Happy 2014! I hope you’re all staying warm. This is the first in an occasional series of reflection posts about Silent Monday.
Intentional silence–silence by choice on Mondays–is forcing me to think hard about involuntary silence. It’s also raised the question of when do I need to speak and why?
Passing someone on the street? That seems like an obvious don’t need to speak situation. A nod, smile, wave or some other gesture passes for acknowledgement of the other person’s greeting or existence.
Impromptu question from a stranger at the gym? Might be able to take care of that with a nod or gesture. Might have to speak.
Picking up a package at the apartment office? One (but not both) of us will have to speak. The Scientist and I divide up the responsibility, taking turns doing the necessary interacting with strangers.
Replying to a stranger who stops me on the street to ask for directions? Obviously requires speaking.
A set of rules forms and like most rules, they work until I run up against the unforeseen exception.
Intentional is Different from Intent
One morning while running, I passed a young man walking in the opposite direction. He said “good morning” and I nodded, smiled and raised one hand in a gesture of greeting. When he was about 10 yards past me, he yelled back at me in a sarcastic tone “good morning to you too!”
That stung. Obviously, when I didn’t verbally acknowledge his greeting, he was offended and made certain assumptions about me. As his words echoed in my head, a lot of unpleasant feelings starting churning to the surface. Anger. Indignation. Confusion. Pride. Embarrassment.
I wanted to turn back and run after him, tell him that I’m not racist or classist or whatever he mistook me for. On any other day of the week, I would have said “good morning” to him. In fact, I might have said it first.
And then it hit me. While I would never actually run after him and explain, I could have. I generally have the privilege to speak if I choose to. Perhaps not as eloquently as I’d like or as reliably, but even unreliable or glitchy speech is a privilege. On Silent Mondays, I am silent by choice.
That realization got me thinking about what it might be like to be nonspeaking. To regularly have assumptions made about me based on whether or not I verbally replied to others–to strangers, to those in authority, to healthcare workers or those in a position to make decisions for or about me.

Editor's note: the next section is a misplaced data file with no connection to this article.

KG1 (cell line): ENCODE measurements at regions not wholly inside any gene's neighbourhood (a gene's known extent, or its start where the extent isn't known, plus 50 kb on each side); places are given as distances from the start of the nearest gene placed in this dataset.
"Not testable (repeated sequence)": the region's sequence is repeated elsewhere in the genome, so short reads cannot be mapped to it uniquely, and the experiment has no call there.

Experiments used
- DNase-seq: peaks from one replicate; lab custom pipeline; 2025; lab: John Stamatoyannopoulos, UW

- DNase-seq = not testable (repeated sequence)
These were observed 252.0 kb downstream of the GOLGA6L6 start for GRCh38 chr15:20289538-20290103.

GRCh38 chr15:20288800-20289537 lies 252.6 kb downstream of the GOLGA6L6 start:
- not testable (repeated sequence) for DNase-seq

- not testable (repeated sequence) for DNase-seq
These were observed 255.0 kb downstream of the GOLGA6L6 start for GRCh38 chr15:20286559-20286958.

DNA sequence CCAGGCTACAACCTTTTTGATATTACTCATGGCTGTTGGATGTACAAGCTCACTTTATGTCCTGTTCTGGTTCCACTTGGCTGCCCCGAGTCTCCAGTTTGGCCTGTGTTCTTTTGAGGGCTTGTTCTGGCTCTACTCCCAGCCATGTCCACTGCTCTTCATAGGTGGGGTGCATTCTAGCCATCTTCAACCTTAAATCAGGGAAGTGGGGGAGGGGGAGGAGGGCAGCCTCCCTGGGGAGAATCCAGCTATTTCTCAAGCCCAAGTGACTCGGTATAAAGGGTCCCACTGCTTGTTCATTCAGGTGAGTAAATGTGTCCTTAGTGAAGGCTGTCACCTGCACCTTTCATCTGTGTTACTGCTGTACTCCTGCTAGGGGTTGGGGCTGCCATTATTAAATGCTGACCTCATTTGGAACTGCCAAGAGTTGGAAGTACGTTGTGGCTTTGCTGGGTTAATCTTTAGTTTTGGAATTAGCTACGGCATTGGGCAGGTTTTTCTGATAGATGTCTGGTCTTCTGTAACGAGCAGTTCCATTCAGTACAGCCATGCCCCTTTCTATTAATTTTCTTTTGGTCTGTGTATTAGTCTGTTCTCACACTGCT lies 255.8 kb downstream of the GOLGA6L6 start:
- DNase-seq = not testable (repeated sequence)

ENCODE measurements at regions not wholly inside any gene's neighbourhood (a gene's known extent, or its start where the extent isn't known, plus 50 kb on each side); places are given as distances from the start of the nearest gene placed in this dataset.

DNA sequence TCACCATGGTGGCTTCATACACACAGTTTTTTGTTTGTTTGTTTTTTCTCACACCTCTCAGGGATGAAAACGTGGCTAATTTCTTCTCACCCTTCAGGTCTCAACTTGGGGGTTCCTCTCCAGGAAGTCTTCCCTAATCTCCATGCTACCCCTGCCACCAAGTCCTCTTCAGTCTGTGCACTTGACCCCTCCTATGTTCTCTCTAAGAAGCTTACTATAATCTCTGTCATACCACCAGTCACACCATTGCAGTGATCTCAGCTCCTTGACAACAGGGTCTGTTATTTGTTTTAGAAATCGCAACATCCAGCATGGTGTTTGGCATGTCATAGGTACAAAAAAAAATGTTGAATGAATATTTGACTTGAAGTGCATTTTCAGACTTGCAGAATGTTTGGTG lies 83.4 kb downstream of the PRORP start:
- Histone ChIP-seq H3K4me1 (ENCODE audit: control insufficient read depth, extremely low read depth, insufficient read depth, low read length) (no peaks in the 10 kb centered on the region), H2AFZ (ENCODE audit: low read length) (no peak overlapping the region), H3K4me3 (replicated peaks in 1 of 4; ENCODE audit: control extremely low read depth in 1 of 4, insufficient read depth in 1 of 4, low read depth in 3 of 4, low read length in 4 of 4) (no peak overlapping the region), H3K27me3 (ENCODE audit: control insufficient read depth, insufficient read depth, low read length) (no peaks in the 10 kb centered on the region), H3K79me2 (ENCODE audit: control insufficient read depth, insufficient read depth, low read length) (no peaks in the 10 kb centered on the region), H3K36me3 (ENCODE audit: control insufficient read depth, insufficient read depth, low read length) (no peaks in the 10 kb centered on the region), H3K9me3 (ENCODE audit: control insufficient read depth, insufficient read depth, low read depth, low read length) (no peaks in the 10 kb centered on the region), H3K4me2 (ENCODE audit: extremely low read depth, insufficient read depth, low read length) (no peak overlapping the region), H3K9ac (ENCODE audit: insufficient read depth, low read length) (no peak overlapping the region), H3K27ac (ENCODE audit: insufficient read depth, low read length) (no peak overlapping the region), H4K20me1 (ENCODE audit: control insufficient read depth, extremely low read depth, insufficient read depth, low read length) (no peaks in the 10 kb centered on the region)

And before this starts sounding like one of those icky empathy exercises where people close their eyes for five minutes and declare they know what it’s like to be blind, let me stop there. Because these moments of discomfort don’t actually give me insight into the experience of my nonspeaking sisters and brothers on the spectrum. They’re simply part of my experience of choosing to be silent and of how others react to that.
Which raises the question of how far is too far to take this experiment? Do I need to be silent when approached by strangers? In public? All the time? Most of the time?
While I have a specific intent behind my intentional silence, others aren’t aware of it–not the intentional part and certainly not the intent.
How Far is Too Far?
My instinct is to minimize speaking as much as possible, because I’m literal-minded and rules-focused and silent means silent. But I was forced to consider how committed I was when we went out for dinner on a silence day.
About halfway through our meal, it became obvious that our server and some of the other guests suspected I was mute. The Scientist–taking the role of designated speaker for dinner, since I’d taken a turn at the movie theater–had ordered our meals. Aside from some communication through hand signals, we were silent throughout the meal. I have to admit this felt awkward at first. Like maybe we were unnecessarily calling attention to ourselves or were being silly to flaunt social conventions.
It would have been easier to simply suspend silence day and speak during the meal, but we chose not to. It was a Sunday, the first of two consecutive silence days. We’d never attempted two days in a row. Speaking for an hour over dinner felt like it would have defeated the purpose.
What purpose? In addition to giving my language processing a break, silence days are about being with ourselves.
On that Sunday, we’d just come from watching Catching Fire. Naturally, I wanted to talk with The Scientist about what I’d liked and the characters and the plot and what might happen in the next movie. Instead, spending quiet time with my thoughts gave me the chance to digest them, to see where they would take me if I simply sat with them, free from external input, but also free from the relief of releasing them.
It was just a movie, so this example sounds silly, but the concept is universal. It applies to work happenings and personal crises and all of the ups and downs and neutral events that happen over the course of a day. There’s something about being alone with my thoughts and feelings that deepens and changes how I experience them. Generally this happens in a positive way. Occasionally, it happens in a scary way. I’m learning to appreciate both.